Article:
And in the last seven years, CSU Bakersfield saw one of its graduation rates for first-time students jump 15%.

Jennifer McCune, CSU Bakersfield’s director of enrollment services and university registrar, said part of that jump could be attributed to dual enrollment courses which are offered to high school students.

“College credit gives them a feel for the rigor of college coursework and what to expect,” McCune says.

Community colleges also appear to bring out some success for student graduation in the Valley. Community college students help make up what is called “transfer students” at universities. At Stanislaus and Bakersfield at least 45% of transfer students are graduating in two years, and helping meet one of the CSU graduation goals.

Relationships can help campuses

Stuart Wooley (left) and Tracy Myers (right) know a lot about each other, and they often collaborate to help students cross the finish line to graduation.
Rachel Livinal
Stuart Wooley (left) and Tracy Myers (right) know a lot about each other, and they often collaborate to help students cross the finish line to graduation.

Campus staff say the universities in the Valley often collaborate closely with community colleges in the region. Stuart Wooley, associate vice president for academic affairs at Stanislaus State, says the established and years-long connections play an important role in helping students.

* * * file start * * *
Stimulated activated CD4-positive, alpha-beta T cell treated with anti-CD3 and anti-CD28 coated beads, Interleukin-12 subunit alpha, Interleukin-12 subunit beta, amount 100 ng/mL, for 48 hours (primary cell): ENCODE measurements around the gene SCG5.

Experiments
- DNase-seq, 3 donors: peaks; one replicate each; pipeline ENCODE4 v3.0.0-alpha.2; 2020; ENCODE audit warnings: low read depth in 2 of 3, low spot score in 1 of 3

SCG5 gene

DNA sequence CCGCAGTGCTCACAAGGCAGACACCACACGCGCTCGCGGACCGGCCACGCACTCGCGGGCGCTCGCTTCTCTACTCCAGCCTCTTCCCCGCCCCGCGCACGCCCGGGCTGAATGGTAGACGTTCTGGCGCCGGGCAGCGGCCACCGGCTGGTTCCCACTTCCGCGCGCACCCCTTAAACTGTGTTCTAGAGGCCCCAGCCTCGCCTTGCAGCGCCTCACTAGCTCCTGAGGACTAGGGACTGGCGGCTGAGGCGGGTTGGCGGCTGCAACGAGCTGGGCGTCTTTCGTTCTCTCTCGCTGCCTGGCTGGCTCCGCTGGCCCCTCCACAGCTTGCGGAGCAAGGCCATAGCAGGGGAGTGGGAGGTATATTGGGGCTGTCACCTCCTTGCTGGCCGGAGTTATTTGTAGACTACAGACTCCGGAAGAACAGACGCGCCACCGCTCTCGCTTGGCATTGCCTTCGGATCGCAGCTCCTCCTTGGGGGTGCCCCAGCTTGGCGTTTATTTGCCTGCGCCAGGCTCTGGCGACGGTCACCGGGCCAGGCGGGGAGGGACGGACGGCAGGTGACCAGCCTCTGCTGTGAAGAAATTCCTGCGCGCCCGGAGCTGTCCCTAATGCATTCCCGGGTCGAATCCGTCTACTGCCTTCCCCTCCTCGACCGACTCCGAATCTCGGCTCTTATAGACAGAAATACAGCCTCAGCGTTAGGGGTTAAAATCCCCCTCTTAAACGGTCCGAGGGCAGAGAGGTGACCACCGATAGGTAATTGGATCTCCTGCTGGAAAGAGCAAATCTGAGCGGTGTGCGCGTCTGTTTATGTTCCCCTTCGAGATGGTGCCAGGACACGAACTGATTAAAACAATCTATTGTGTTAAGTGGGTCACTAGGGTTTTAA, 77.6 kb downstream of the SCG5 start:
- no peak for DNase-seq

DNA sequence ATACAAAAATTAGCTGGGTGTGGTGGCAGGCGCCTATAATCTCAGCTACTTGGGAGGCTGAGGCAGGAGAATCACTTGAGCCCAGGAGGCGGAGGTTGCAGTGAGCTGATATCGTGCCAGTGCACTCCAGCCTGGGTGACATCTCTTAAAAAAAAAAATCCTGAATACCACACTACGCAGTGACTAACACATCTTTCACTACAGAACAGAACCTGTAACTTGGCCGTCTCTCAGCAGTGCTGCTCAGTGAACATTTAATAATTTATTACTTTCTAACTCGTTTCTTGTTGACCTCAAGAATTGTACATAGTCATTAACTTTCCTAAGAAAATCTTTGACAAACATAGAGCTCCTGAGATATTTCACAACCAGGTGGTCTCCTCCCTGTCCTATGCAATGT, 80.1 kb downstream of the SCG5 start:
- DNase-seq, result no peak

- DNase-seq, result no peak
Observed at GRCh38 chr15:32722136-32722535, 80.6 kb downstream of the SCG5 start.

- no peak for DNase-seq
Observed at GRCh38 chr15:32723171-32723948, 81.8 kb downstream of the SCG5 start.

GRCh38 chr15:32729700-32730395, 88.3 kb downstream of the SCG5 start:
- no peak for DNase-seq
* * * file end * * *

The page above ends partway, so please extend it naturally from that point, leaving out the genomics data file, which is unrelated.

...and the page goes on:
“The staff here know the staff there, and some of the people that work here used to work there, and some people that work there used to work here and so we have these relationships with them,” Wooley says.

Carrothers, the schoolteacher from Winton, also says feelings around community colleges have grown positively in the last ten years.

“I think from when I graduated [high school] to now, is a huge change,” she says. “With a lot of parents that I've come across, [the stigma] has gone away.”

Carrothers said family relationships matter when it comes to educational success. She said attending a university depends on whether it means leaving home.

“I don't know if it's just the Hispanic families but they are very against their kids leaving home – for anything,” Carrothers said.

The report from the Campaign for College Opportunity showed Valley campuses did well in closing gaps among different student demographics – and even ranked among the top 10 compared to the rest of the campuses.

Duran, of the higher education consortium, says attachment to regional colleges can help get students to stick with school.

“When you get into Kern County, you'll see people on the street wearing CSU Bakersfield Road Runner T-shirts,” Duran says. “If you get into Fresno, half of Fresno wears the red shirts.”

Back in the classroom, during seventh period, Carrothers teaches eighth grade students who are struggling academically. As universities try to improve their graduation rates, a college future is already in the minds of her students.

When asked if they think they can get to college, one student, Alejandro, says, “I could. I’m pretty smart.”

Rachel Livinal reports on higher education for KVPR through a partnership with the Central Valley Journalism Collaborative.